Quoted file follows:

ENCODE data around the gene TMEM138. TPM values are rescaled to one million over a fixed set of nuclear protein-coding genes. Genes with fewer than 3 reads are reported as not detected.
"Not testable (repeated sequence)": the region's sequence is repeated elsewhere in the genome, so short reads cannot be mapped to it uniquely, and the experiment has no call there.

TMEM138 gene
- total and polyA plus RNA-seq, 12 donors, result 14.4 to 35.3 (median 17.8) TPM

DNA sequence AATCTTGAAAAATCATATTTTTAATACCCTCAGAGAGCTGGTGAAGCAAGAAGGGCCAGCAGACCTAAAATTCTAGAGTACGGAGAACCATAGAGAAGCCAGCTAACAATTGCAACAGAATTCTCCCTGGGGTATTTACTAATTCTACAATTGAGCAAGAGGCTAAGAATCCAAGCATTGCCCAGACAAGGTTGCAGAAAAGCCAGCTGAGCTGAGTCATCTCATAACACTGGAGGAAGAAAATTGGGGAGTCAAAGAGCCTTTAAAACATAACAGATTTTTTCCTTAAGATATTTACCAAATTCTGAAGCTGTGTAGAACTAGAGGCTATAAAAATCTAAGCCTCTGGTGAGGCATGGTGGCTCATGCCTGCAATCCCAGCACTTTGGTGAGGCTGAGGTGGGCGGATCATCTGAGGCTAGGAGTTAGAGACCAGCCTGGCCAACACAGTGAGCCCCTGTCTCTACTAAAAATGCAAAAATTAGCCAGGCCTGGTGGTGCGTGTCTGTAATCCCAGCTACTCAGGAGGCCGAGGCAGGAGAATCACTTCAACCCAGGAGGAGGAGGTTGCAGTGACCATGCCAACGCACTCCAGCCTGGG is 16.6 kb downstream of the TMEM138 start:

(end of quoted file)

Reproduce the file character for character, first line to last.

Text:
ENCODE data around the gene TMEM138. TPM values are rescaled to one million over a fixed set of nuclear protein-coding genes. Genes with fewer than 3 reads are reported as not detected.
"Not testable (repeated sequence)": the region's sequence is repeated elsewhere in the genome, so short reads cannot be mapped to it uniquely, and the experiment has no call there.

TMEM138 gene
- total and polyA plus RNA-seq, 12 donors, result 14.4 to 35.3 (median 17.8) TPM

DNA sequence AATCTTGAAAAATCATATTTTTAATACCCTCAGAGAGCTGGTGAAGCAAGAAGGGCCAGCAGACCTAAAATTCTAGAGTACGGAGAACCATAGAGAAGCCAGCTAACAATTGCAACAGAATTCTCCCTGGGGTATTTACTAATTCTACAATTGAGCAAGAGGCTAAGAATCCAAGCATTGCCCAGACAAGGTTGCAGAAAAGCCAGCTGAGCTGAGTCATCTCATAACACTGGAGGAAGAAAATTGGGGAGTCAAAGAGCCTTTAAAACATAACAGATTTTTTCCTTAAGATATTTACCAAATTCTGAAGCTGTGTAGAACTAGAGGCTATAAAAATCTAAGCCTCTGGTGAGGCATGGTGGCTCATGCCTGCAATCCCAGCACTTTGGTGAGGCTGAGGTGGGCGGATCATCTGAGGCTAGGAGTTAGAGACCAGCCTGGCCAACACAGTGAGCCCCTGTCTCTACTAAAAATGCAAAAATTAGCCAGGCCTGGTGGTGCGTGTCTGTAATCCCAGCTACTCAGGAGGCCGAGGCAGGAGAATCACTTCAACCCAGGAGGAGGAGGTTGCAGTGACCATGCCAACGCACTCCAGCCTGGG is 16.6 kb downstream of the TMEM138 start: